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Media Release

3 in 5 Aussie teens exposed to excess UV

September 15, 2016

New grants from eftpos will help protect 10,000 teens across the country

New research released today by Cancer Council Australia has revealed that nearly two thirds of Australian teenagers are out in the open during peak UV times and are at risk of harmful excess sun exposure.

The research coincides with eftpos’ announcement of its next round of funding in its Shade for Secondary Schools program.

eftpos will provide funding for an additional 18 high schools across Australia who will have a sun shade constructed on their grounds to help protect pupils from harmful UV rays. This brings eftpos’ total funding for the program to $1.25 million.

Managing Director at eftpos, Mr Bruce Mansfield, said that the company had decided to extend the program after the first round of grants proved to be overwhelming popular and continued to align with the company’s ethos of helping Australians with their everyday needs.

“During the initial round of applications we had 381 schools across Australia apply for shade grants,” Mr Mansfield said. “We initially provided 45 schools with shade grants, helping protect 28,000 children. We are delighted to be able to offer further funding to schools who missed out in the first round of grants.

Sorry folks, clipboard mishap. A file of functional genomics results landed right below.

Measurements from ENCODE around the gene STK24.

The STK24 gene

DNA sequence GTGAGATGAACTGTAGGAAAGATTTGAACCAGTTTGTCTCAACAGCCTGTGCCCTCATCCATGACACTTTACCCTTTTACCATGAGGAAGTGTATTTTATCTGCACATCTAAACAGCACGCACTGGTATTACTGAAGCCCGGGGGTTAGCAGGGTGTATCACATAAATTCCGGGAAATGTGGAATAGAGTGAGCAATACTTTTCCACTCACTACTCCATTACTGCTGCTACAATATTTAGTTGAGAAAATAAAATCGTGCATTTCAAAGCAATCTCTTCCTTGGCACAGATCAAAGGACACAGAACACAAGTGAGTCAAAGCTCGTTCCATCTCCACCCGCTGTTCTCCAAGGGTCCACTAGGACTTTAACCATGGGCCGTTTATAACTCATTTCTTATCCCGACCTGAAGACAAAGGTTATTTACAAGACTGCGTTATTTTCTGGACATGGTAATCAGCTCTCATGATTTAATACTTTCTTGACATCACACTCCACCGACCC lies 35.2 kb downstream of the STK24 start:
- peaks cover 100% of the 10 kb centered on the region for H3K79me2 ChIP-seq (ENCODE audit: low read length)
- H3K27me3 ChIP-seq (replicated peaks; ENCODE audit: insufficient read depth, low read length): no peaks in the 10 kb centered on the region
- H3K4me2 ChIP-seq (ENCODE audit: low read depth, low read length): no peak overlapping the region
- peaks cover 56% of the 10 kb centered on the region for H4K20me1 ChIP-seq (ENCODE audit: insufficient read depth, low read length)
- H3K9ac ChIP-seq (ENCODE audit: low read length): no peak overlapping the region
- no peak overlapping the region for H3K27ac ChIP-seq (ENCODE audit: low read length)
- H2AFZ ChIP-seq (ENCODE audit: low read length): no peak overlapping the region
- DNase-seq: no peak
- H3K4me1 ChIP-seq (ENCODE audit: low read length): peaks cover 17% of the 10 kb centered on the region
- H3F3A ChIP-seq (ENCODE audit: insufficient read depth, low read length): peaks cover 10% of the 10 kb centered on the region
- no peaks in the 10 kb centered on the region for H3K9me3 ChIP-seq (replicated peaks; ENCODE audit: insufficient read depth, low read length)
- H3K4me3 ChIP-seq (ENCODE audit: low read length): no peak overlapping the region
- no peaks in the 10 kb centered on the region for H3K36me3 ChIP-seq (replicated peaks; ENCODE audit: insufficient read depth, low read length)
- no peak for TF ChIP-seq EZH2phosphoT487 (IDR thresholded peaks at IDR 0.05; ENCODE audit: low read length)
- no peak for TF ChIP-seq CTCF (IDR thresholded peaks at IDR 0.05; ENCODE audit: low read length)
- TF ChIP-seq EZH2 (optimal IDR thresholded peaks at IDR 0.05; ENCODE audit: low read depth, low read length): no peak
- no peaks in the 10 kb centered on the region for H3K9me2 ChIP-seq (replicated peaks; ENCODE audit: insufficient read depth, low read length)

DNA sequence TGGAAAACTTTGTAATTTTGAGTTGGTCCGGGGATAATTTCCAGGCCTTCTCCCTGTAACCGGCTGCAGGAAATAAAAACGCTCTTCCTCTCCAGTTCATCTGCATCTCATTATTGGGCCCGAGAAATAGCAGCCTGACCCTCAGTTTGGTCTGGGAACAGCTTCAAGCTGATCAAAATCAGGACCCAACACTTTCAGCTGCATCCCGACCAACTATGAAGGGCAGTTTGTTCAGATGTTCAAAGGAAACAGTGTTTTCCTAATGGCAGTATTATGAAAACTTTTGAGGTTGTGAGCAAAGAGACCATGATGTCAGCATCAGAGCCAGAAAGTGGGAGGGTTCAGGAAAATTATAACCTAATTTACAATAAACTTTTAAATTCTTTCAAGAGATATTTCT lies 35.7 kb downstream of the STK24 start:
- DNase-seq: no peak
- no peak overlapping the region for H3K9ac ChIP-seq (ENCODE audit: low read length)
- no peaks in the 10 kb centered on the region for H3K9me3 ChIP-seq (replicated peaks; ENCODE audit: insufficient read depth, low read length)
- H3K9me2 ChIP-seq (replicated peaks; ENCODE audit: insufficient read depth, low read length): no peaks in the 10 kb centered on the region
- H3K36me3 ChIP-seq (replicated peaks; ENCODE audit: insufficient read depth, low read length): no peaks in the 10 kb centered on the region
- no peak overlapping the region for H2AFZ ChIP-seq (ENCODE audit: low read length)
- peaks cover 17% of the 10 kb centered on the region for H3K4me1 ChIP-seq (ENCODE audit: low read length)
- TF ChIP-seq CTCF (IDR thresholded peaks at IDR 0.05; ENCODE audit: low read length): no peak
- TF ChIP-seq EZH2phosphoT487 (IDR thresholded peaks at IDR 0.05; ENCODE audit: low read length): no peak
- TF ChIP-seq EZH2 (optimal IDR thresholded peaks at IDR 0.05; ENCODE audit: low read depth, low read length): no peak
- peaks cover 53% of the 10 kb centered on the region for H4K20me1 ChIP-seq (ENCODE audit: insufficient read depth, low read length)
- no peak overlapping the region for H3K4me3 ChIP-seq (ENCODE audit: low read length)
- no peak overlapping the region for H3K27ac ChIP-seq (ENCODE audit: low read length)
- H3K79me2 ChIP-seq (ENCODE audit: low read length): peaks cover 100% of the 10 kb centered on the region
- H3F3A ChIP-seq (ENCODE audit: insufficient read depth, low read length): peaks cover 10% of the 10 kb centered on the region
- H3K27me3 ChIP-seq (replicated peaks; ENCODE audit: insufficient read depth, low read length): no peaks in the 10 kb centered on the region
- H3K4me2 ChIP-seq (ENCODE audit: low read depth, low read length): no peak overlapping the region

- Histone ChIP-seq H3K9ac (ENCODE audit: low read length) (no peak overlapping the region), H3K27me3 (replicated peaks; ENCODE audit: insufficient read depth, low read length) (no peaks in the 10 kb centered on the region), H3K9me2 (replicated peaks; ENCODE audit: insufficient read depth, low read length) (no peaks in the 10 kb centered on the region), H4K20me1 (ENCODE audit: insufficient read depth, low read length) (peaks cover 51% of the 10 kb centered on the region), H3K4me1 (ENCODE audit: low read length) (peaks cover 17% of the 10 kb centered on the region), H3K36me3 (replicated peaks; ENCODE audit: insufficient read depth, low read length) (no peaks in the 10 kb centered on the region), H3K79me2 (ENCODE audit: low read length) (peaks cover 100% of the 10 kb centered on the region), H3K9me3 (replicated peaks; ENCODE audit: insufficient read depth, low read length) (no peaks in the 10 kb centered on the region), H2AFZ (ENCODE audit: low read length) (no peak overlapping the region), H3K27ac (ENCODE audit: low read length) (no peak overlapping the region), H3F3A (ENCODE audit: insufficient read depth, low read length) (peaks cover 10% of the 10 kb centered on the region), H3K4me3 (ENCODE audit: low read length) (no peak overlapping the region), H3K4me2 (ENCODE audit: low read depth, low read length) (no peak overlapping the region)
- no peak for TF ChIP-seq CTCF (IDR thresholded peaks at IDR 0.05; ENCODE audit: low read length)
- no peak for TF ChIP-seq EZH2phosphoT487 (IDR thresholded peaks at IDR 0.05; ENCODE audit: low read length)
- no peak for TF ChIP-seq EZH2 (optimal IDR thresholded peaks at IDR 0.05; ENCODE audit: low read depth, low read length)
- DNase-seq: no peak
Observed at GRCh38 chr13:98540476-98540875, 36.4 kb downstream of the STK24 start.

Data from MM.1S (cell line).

“At eftpos we consider ourselves to be the everyday helper and that couldn’t be truer when it comes to helping to protect our kids from the potentially damaging Australian sun. We are proud to be Australian and along with that comes a desire to educate people how to be safe in our climate."

Cancer Council CEO, Professor Sanchia Aranda said the Secondary School Shade grants helped provide students with excellent UV cover at school, but would also help educate teens about how they can better protect themselves from the sun on weekends.

“Cancer Council’s National Sun Protection Survey found that only one in five teenagers outdoors during peak UV on weekends spent most of their time in the shade, which is recommended to reduce skin cancer risk.

“Teenagers at risk on weekends were in locations such as sports grounds, parks and beaches, where many teens reported having no access to shade. We want our young people being active and out and about, but during summer activities, like organised sports, teenagers tell us that shade can be difficult to find.

“Our skin is like a memory bank and remembers all the damage it has received over the years. Once the damage is done, it can’t be undone and much of the sun damage to our skin that causes skin cancers in later life occurs during our teenage years.

“That’s why it’s important to provide shade to teenagers wherever possible, encourage them to avoid peak UV exposure whenever they can and promote other measures, such as wearing sun-protective clothing, sunscreen and sunglasses,” Professor Aranda said.

Professor Aranda said skin cancer was the most preventable of all prevalent cancers in Australia, the most costly for the health system. It is also the most common cancer type in Australians aged 15-29 years old.

“By generously funding more shade structures in secondary schools, eftpos is helping to reduce the overall amount of excess UV exposure teenagers receive – which is important, especially in view of our new research.

“We still need to do a lot more to reduce weekend exposure, however the additional commitment from eftpos will be of practical benefit to thousands of Australian teens, five days a week.”

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